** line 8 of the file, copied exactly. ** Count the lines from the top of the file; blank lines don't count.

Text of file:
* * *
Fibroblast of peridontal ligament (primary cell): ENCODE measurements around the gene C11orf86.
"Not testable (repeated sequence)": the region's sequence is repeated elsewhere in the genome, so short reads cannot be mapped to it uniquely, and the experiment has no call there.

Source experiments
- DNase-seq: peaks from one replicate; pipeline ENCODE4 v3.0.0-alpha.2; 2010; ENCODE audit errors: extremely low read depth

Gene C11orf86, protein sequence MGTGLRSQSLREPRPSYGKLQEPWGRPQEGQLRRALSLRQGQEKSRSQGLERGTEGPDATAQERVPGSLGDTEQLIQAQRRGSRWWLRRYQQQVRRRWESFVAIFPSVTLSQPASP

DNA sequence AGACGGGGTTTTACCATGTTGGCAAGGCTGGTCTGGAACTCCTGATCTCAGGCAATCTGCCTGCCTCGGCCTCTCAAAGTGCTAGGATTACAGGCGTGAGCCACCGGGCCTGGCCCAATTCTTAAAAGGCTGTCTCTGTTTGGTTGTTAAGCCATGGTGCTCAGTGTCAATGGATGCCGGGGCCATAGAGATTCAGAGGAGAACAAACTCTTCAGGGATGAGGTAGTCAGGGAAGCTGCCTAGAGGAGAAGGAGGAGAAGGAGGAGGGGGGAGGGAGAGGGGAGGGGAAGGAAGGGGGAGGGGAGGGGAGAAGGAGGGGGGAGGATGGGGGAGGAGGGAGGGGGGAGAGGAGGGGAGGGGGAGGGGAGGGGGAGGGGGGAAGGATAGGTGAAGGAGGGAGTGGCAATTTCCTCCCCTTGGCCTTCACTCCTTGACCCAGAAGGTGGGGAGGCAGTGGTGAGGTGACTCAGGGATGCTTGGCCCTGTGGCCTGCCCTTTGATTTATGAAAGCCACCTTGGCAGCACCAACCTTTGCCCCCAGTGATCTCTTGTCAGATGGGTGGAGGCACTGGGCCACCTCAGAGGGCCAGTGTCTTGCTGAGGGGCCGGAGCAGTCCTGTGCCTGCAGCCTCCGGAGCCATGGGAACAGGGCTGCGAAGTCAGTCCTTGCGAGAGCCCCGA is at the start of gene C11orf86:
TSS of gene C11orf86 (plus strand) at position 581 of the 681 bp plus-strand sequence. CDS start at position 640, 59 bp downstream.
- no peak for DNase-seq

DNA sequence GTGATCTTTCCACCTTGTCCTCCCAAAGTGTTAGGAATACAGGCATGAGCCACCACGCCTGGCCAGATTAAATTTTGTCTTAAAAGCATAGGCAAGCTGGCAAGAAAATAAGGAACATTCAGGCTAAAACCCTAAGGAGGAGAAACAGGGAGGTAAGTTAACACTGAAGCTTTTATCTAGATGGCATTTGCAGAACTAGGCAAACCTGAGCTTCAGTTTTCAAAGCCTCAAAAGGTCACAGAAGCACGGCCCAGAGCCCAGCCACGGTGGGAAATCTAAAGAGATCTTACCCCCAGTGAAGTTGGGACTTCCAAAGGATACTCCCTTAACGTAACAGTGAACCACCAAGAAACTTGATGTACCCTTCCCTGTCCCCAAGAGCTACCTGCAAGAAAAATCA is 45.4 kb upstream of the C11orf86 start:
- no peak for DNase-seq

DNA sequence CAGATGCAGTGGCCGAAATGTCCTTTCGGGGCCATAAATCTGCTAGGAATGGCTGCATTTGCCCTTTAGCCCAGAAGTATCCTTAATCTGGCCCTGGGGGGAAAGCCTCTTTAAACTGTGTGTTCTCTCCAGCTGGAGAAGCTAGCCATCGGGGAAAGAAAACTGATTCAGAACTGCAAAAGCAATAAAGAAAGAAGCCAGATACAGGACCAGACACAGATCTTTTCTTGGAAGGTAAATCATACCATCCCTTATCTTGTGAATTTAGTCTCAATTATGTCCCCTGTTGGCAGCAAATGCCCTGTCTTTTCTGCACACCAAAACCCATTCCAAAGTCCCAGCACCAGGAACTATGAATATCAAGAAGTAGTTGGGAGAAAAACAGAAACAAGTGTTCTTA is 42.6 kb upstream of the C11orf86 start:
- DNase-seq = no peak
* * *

- no peak for DNase-seq